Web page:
By John Shinn
The Norman Transcript
NORMAN — The College Football Playoff has the dates and stadiums set for the end of the 2014 season. The issue that remains is deciding who will pick and seed the four teams.
Conference commissioners want a committee similar to the NCAA tournament selection committee. The hope is that a panel can be created that won’t have any biases.
Oklahoma coach Bob Stoops said that’s a pipe dream.
“Administrators have too much of a stake in it. Coaches have too much of a stake in it. We all have an agenda, and/or protect our conference; that doesn’t work,” he said. “Old coaches have the same thing. Old coaches may go to bed too early. I go to bed early. They’re not going to watch USC play at 9, 10 at night. I don’t know what’s a good answer to that to be quite honest with you.”
The conference commissioners have to come up with one by the 2014 season. The goal is to pick the best four teams, but that’s a subjective process. The human element is part of a process the OU coach was never a fan of to begin with. He would like to see the computers still be part of the process or something akin to the Ratings Percentage Index, used in college basketball and baseball, used by the playoff selection committee.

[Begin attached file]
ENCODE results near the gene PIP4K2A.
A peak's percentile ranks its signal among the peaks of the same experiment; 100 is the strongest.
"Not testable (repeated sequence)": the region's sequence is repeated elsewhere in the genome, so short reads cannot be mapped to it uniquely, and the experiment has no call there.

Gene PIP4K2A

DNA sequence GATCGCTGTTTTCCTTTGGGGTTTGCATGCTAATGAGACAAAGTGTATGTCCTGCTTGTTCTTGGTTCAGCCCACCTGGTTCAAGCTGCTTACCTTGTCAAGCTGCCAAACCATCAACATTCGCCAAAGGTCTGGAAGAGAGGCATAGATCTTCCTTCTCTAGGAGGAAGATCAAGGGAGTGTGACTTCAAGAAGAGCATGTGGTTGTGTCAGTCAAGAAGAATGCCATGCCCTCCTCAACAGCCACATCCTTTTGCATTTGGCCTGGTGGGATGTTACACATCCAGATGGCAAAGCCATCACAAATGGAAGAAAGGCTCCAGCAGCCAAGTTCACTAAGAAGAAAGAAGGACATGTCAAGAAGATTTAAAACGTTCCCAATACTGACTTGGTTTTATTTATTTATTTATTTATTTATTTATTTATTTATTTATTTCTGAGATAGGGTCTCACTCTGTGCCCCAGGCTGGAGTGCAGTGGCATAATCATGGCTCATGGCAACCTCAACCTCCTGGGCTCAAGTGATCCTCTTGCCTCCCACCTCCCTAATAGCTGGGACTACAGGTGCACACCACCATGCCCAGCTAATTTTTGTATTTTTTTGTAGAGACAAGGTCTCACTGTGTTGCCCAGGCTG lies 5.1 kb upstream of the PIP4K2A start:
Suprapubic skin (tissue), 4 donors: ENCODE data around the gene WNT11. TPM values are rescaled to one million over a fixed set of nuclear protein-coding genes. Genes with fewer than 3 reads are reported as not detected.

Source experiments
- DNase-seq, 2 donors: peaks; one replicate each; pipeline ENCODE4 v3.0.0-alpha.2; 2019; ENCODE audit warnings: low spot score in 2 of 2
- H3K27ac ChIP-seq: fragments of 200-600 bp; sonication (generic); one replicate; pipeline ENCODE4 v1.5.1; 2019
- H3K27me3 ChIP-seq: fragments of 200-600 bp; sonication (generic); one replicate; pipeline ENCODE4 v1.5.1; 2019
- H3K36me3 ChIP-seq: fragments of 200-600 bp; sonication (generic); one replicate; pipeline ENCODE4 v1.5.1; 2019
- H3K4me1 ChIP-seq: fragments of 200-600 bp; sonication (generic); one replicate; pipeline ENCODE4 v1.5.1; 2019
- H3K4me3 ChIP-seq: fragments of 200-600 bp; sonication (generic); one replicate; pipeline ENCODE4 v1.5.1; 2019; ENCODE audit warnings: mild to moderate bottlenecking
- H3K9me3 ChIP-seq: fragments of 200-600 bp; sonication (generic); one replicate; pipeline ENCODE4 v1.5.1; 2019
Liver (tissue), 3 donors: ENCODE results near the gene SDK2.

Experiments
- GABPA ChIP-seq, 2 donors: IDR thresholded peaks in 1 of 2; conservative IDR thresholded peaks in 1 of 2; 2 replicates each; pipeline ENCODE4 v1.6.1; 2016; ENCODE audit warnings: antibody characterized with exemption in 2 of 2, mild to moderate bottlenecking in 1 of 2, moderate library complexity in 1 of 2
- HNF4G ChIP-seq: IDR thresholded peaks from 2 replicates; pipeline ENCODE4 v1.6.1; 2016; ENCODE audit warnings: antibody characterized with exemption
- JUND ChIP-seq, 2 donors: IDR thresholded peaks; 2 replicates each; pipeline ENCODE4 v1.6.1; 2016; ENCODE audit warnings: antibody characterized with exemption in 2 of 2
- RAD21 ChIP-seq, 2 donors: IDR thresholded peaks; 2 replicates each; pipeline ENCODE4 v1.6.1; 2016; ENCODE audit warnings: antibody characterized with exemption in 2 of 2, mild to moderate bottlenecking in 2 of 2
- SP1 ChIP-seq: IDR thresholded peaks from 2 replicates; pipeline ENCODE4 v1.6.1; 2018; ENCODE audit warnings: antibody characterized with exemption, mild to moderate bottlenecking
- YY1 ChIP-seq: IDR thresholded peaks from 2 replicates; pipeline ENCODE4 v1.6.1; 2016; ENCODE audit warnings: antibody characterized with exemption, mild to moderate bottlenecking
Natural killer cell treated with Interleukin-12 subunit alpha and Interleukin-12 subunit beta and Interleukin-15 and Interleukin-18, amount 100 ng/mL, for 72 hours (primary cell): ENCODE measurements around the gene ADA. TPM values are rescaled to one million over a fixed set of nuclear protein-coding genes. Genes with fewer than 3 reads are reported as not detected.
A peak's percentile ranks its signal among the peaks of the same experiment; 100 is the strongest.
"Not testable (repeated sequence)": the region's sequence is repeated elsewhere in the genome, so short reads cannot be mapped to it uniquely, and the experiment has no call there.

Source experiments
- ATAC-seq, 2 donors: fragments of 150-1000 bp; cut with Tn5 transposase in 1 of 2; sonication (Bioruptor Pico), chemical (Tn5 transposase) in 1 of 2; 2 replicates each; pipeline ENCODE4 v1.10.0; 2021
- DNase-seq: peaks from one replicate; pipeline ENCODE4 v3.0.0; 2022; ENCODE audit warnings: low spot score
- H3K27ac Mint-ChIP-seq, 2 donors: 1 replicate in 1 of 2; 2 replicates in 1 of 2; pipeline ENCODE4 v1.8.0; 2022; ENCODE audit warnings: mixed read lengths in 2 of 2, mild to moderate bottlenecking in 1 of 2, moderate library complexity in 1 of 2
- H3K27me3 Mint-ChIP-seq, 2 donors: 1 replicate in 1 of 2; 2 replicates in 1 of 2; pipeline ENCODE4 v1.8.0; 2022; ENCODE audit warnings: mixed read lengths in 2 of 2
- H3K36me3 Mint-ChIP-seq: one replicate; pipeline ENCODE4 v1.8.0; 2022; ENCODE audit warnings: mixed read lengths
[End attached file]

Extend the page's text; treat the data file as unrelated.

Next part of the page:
The one thing the RPI does is reward teams for playing quality opponents.
“Otherwise, why are we going to Notre Dame this year? Why travel to Florida State two years ago?” Stoops asked. “If you’re not going to be rewarded for it, then play a bunch of softies and try and be undefeated. It should matter. Otherwise, we’re going to have to reconsider why we’re playing these games and why play anybody?”
The recent case he sites is Northern Illinois moving up in the BCS rankings last season. The Huskies didn’t make it into the BCS rankings until the final two weeks of the season and beat one ranked team — Kent State — all season.
“Last year going into the bowl games Northern Illinois had one loss and we had two. Theirs was to Iowa. Ours were to Notre Dame and K-State. They got the bid to a BCS bowl ahead of us … If they went through our whole schedule would they have been 11-1? I don’t know, but I doubt it,” Stoops said. “Obviously, the voters, it didn’t matter too much to them. It’s not right. I think the schedule you play matters. The cumulative affect of playing good teams week in and week out is different.”
Stoops admits he doesn’t have an answer for the kind of “experts” that should pick the playoff teams. He believes the coaches and administrators — even retired ones — have too many biases.
When asked if that means the media should decide, he had retort for that one, too.
“Oh, hell no,” he said. “But listen, regardless of what you want to say about your journalistic integrity, you have agendas. You in your local area, you have a team that’s undefeated and you vote a one-loss team ahead of them and you’re going to pay the price for it and you’re gonna think about it.”
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